The response to these initiatives has demonstrated the commitment to justice and compassion within the Catholic community and the hunger of so many Catholics for strong concerted leadership in responding to people seeking asylum. We hope for and encourage even wider vocal and material commitments to these actions from the Church – in terms of social, pastoral, health and education support.

We recognise the number of worthy public statements by bishops both as individuals and via the bishops’ conference, statements which outline reasons for a compassionate response to people seeking asylum.  Among them are the stirring words of Bishop Vincent Long:

We show the way to a culture of encounter and acceptance by a radical discipleship of love and compassion, solidarity and service. We accompany the victims of injustice in the journey to freedom with a sense of total commitment and fidelity, even when the fight in favour of God’s justice for them necessitates a witness of courage and hope. As disciples of Jesus, we are committed to building a better, a more humane, welcoming and inclusive society not by giving in to fear and suspicion but by fostering a culture of encounter, respect and acceptance.

 We realise that the voice of the Church on such pressing moral issues as the respect due to people seeking protection, has been muffled by the now very public history of child sex abuse practice and cover-up. This means that the potential for such statements, which we believe still hold significant value, to influence people and effect positive change has been limited. Keeping in mind the power of Pope Francis’ gestures in travelling to Lampedusa to mourn with refugees who had drowned, it would be wonderful to see greater solidarity such as a team of bishops take similar public action that expresses compassion by accompanying PNG Bishops in visiting Manus Island or Nauru for example, to be with the men suffering there. Bold actions of this kind are worth a thousand words.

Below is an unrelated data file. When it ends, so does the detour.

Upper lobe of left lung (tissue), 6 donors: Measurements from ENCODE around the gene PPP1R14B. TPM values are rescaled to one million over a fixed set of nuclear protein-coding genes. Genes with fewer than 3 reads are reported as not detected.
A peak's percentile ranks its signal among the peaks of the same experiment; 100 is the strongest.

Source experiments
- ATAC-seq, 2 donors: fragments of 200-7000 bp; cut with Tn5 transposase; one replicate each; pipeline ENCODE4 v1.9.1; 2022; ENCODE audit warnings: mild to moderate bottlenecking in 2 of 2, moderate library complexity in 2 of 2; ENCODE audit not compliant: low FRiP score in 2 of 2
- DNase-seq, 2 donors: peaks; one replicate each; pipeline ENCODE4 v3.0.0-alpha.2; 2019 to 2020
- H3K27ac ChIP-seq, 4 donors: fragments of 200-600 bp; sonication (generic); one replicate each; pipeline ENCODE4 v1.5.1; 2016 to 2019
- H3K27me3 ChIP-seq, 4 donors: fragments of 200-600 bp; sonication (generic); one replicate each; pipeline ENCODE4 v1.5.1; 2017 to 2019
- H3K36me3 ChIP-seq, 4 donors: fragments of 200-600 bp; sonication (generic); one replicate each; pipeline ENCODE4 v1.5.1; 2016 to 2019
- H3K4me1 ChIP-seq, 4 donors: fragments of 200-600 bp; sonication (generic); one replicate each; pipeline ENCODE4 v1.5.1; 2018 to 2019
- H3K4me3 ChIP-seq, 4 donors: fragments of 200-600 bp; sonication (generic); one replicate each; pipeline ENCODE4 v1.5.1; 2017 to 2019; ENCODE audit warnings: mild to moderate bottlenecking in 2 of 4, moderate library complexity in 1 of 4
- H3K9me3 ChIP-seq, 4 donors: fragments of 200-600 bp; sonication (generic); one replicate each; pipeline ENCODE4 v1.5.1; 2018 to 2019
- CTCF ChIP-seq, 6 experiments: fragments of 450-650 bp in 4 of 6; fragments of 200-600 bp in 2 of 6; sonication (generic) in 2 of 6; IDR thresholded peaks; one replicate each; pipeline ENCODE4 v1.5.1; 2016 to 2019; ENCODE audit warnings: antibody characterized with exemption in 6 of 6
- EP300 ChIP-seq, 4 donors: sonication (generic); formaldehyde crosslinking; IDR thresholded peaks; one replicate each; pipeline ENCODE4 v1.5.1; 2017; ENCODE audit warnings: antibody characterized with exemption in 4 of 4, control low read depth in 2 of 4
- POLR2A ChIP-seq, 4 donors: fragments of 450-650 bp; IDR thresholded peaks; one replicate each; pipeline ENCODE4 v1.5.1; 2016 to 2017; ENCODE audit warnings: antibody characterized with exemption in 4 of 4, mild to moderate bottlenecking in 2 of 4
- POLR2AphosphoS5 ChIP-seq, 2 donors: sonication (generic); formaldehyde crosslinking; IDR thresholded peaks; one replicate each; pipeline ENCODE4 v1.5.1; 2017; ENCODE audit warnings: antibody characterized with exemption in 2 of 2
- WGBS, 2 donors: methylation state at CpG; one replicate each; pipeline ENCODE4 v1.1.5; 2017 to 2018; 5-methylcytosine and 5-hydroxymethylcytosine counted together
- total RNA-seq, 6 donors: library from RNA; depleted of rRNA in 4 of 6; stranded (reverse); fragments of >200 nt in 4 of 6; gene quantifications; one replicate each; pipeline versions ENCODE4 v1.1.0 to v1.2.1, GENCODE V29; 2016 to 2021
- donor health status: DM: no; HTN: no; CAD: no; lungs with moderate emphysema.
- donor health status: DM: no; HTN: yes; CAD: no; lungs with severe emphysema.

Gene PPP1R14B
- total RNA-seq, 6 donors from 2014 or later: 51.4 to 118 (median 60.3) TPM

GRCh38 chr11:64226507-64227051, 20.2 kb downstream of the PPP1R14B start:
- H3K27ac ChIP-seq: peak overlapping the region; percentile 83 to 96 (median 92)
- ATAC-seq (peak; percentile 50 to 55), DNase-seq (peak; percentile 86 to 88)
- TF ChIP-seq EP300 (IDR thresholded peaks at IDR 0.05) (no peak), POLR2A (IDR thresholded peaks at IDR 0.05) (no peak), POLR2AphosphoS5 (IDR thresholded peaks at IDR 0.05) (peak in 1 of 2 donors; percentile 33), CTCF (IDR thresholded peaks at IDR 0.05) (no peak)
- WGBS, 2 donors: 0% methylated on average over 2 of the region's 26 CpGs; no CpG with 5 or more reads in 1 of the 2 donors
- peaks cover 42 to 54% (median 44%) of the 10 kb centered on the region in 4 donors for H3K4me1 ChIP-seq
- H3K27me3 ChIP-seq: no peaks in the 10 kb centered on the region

This may be impracticable, but it suggests that now only similarly bold, compassionate gestures and acts of solidarity of this kind are necessary to complement public statements in order to convey a clear message to Catholics and Australians as a whole about the proper priorities of the Catholic Church and of Australia as a nation.


The Catholic Alliance for People Seeking Asylum is a national initiative to unite the Catholic community to call for a more humane response to people seeking asylum.

Formed in 2014 by Jesuit Social Services and Cabrini Health, CAPSA is supported by an Advisory Group of national representatives that includes:

Through our Advisory Group members, CAPSA has been able to reach a large section of the Catholic community. We currently have over 5,400 members across all states and territories, including individuals, schools, congregations, organisations and parishes. We also have an extensive and growing social media presence with over 600 followers on Twitter and 2,500 likes on Facebook.

As an example of CAPSA’s community engagement, 121 schools and more than 7,000 students have participated in our National Week of Prayer and Action, reaching close to 150,000 people.

Through education programs, forums, workshops, information stalls, actions, petitions, lobbying and many other tactics, we aim to shift public debate on this issue by showing its moral imperative through a Catholic-lens.

You can read more about CAPSA on our website: